Around 1.5 million jobs in England are at “high risk” of some of their duties being automated in the future, new analysis from the Office for National Statistics (ONS) shows.
The report analysed the jobs of 20 million people in England in 2017 and has found that 7.4% are at high risk of automation.
It also reports that routine and repetitive tasks can be carried out more quickly and efficiently by an algorithm and this means the risk of automation tends to be higher for lower-skilled roles.
However, the report does not estimate how many jobs might be created because of automation, or provide a timescale of when roles might be automated.
Robots will create more jobs than they replace
Research from the World Economic Forum suggests that robots will take jobs, but they will also create them. It forecasts that by 2022, robotics and AI could create over 130 million jobs, this almost double the figure they are set to displace worldwide.
The report, which was published in the latter half of 2018, revealed that the rapid evolution of machines, robots and algorithms in the workplace could create 133 million new roles in place of 75 million that will be displaced in the next three years.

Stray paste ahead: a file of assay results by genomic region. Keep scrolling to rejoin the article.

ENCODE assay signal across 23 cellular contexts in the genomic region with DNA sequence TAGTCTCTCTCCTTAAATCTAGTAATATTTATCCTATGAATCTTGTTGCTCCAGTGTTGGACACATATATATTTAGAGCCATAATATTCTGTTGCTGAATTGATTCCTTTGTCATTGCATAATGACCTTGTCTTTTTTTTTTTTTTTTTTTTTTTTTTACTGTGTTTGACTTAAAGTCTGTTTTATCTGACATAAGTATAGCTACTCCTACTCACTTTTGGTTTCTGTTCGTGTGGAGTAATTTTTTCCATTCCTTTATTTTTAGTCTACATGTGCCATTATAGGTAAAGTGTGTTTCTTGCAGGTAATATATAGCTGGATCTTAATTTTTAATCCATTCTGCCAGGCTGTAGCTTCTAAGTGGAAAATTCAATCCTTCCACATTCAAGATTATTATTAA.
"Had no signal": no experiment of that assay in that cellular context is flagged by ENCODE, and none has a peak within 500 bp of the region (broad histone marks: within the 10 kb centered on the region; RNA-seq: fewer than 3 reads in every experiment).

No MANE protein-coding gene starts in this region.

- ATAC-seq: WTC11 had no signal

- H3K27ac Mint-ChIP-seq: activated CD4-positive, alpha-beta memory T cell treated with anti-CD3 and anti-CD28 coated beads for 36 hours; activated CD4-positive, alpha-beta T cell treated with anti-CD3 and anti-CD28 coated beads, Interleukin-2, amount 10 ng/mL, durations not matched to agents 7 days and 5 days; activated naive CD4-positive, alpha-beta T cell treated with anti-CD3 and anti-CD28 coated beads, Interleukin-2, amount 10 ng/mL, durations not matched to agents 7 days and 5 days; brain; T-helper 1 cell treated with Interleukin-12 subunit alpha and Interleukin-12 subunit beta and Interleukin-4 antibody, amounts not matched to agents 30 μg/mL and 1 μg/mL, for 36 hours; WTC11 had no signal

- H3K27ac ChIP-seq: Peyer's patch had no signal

The figures are based on a survey of business chiefs and top strategy executives from companies across 12 industries and 20 developed and emerging economies, which collectively account for 70% of global GDP.
It also found that just over half (54%) of employees of large companies would need significant re and upskilling in order to fully harness the growth opportunities offered by digital transformation.
This could enable employees to learn how to fix and programme robotics and other advanced technologies in order to best apply these to businesses.
At a time when the population are more concerned than ever that robots will take their jobs, this report indicates that that’s not likely to happen. There will instead be a sizeable shift in the type of work they will undertake, higher-skilled and likely more varied, and that is not a bad thing.